Recent figures show that Covid-19 is on the rise again – last week one in 50 persons in the UK were thought to have Covid-19 (an increase from one in 60 the week before).  The pandemic is far from over yet, but what is the position with the UK’s public inquiries into the outset of the pandemic? 

Scotland was first to announce its public inquiry into the Covid-19 pandemic back in February 2022, but hearings are yet to begin. However this Inquiry has had a rocky start as it was announced last week that the chair of the inquiry Lady Poole and three lawyers to the inquiry had resigned. 

Meanwhile the UK Covid-19 Inquiry published its terms of reference back in June.  This Inquiry will be a wide ranging statutory public investigation examining the preparedness and response to Covid-19 across all the UK, led by a senior judge Lady Hallett.  One of its specific three aims is to examine the health and care sector, including the management of the pandemic in care homes and other settings. 

This Inquiry held its first public hearing last week and it will deal with various matters over different modules.  The management of the pandemic in care homes and other social care settings will be dealt with in the second module.  The Inquiry will firstly examine how prepare we were for the pandemic, which will encompass consideration of factors such as health inequalities and political decision making.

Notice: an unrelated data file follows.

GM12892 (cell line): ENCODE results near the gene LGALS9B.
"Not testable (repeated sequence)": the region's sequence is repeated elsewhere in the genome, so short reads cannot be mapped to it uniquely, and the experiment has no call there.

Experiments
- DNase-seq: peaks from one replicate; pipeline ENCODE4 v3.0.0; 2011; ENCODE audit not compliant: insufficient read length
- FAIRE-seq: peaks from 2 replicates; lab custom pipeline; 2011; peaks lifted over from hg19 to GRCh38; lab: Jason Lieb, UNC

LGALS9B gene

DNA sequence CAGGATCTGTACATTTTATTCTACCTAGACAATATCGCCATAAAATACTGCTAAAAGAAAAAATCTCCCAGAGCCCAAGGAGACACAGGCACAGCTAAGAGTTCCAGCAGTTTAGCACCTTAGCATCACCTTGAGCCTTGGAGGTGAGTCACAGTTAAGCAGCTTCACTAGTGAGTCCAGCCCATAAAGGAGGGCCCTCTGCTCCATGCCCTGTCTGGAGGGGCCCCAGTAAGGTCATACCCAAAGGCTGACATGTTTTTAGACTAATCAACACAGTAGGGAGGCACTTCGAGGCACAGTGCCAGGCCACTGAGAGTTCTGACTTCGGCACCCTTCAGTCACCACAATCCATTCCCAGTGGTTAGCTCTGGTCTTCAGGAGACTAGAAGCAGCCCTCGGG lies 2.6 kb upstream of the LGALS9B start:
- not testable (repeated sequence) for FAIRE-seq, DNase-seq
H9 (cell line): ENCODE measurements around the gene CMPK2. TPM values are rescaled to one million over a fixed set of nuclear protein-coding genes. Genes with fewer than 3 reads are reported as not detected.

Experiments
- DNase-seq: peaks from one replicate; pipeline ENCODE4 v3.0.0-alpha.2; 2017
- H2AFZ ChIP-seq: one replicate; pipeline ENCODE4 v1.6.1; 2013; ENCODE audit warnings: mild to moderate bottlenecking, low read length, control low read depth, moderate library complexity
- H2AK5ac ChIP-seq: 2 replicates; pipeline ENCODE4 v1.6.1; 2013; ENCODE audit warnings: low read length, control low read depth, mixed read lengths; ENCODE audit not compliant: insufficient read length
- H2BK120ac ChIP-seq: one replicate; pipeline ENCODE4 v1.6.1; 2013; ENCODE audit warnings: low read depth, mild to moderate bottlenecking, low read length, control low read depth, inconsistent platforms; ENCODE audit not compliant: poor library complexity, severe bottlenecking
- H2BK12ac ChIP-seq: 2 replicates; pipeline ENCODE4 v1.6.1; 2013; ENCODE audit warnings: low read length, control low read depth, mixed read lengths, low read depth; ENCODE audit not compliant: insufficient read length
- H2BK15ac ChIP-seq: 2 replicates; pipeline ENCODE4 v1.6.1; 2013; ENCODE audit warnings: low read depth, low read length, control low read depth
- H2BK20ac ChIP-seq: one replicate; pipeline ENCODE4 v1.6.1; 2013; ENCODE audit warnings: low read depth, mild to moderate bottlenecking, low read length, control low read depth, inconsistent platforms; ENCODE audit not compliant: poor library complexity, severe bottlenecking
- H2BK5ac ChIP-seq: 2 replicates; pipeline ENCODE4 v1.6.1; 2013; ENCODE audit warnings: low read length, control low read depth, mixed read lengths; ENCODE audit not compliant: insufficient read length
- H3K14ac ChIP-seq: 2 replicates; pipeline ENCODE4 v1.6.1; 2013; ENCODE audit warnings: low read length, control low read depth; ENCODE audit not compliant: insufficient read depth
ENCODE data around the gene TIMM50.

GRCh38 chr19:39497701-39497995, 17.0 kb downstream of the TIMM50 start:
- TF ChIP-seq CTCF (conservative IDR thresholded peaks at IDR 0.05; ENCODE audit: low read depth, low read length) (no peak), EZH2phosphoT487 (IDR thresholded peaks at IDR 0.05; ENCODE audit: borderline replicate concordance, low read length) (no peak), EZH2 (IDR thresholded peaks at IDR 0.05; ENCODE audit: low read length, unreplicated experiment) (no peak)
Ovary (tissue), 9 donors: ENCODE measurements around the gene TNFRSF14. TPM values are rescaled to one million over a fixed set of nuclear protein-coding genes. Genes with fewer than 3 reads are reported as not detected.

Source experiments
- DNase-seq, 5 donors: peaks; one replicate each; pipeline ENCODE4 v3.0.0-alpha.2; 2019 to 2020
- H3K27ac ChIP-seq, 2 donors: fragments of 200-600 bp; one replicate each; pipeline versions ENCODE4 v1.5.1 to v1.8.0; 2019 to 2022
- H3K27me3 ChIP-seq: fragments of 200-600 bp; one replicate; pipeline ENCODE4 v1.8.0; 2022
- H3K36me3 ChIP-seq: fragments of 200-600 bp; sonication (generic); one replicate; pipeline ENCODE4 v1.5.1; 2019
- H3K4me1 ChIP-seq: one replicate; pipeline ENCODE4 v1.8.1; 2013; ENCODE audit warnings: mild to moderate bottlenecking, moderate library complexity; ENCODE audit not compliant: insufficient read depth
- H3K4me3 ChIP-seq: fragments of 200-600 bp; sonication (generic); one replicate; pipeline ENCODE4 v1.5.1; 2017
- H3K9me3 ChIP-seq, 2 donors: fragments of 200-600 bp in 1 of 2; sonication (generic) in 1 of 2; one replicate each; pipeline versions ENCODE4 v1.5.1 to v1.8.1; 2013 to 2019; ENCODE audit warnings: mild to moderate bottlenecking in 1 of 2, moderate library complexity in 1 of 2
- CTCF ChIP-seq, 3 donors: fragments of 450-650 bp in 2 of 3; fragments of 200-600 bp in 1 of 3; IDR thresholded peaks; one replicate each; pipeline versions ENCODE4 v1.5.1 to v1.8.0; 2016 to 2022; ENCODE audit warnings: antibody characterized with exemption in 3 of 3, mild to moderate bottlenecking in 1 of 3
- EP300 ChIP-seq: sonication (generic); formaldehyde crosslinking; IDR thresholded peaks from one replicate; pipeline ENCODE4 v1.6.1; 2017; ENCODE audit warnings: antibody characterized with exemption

The first area of consideration will have implications for the social care sector.  For example, the former Health Secretary Matt Hancock claimed in May 2020 that a “protective ring” was thrown around care homes, but that claim was later subject to dispute.  It will be interesting to see what comes out of these hearings and how much the social care sector was really a focus for the government’s decision making.  Were elderly and/or vulnerable care home residents treated equally when key decisions were made at the outset?

Both Inquiries have however been criticised by families of victims.  The Scottish Inquiry has so far not confirmed any basic information such as the structure of the inquiry and who will be the core participants.  This has left families frustrated and angry.  Meanwhile the UK Covid-19 Inquiry will not hear direct evidence from families, but rather only undertake a “listening exercise” from a cross section of the UK population.   Other public high-profile enquiries such as the Grenfell Tower fire Inquiry have heard testimonies from families of victims.  Given the high numbers of victims of Covid-19, Lady Hallett has stated that the Inquiry could drag on for decades if direct evidence was heard.   We anticipate that both Inquiries will need to carefully manage the expectations and participation of families of victims.  If the families feel excluded from the public investigation of the pandemic, then this could lead to a sense of injustice and resentment, then this could have a knock-on effect on the civil claims market particularly when we are nearing the three year primary limitation for claims.